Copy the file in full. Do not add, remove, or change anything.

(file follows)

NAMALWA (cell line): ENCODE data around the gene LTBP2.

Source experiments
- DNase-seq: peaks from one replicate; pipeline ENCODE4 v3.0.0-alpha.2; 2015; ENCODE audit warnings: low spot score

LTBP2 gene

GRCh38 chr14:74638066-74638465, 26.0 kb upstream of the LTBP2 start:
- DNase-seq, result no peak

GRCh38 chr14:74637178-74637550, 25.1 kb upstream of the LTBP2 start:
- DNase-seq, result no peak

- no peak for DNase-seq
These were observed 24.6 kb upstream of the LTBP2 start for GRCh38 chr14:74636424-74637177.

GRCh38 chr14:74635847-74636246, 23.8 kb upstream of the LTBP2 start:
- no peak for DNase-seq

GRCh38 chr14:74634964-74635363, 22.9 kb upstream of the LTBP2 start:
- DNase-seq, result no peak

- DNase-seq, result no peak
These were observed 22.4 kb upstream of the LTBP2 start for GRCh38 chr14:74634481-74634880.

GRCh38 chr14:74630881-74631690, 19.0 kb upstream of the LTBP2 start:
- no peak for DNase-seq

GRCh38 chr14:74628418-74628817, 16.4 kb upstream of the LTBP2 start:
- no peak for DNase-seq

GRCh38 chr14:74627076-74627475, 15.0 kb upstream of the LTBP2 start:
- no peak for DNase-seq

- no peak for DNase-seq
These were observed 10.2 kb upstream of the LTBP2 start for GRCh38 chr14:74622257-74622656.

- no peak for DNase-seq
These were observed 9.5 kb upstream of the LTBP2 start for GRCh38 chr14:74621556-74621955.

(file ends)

NAMALWA (cell line): ENCODE data around the gene LTBP2.

Source experiments
- DNase-seq: peaks from one replicate; pipeline ENCODE4 v3.0.0-alpha.2; 2015; ENCODE audit warnings: low spot score

LTBP2 gene

GRCh38 chr14:74638066-74638465, 26.0 kb upstream of the LTBP2 start:
- DNase-seq, result no peak

GRCh38 chr14:74637178-74637550, 25.1 kb upstream of the LTBP2 start:
- DNase-seq, result no peak

- no peak for DNase-seq
These were observed 24.6 kb upstream of the LTBP2 start for GRCh38 chr14:74636424-74637177.

GRCh38 chr14:74635847-74636246, 23.8 kb upstream of the LTBP2 start:
- no peak for DNase-seq

GRCh38 chr14:74634964-74635363, 22.9 kb upstream of the LTBP2 start:
- DNase-seq, result no peak

- DNase-seq, result no peak
These were observed 22.4 kb upstream of the LTBP2 start for GRCh38 chr14:74634481-74634880.

GRCh38 chr14:74630881-74631690, 19.0 kb upstream of the LTBP2 start:
- no peak for DNase-seq

GRCh38 chr14:74628418-74628817, 16.4 kb upstream of the LTBP2 start:
- no peak for DNase-seq

GRCh38 chr14:74627076-74627475, 15.0 kb upstream of the LTBP2 start:
- no peak for DNase-seq

- no peak for DNase-seq
These were observed 10.2 kb upstream of the LTBP2 start for GRCh38 chr14:74622257-74622656.

- no peak for DNase-seq
These were observed 9.5 kb upstream of the LTBP2 start for GRCh38 chr14:74621556-74621955.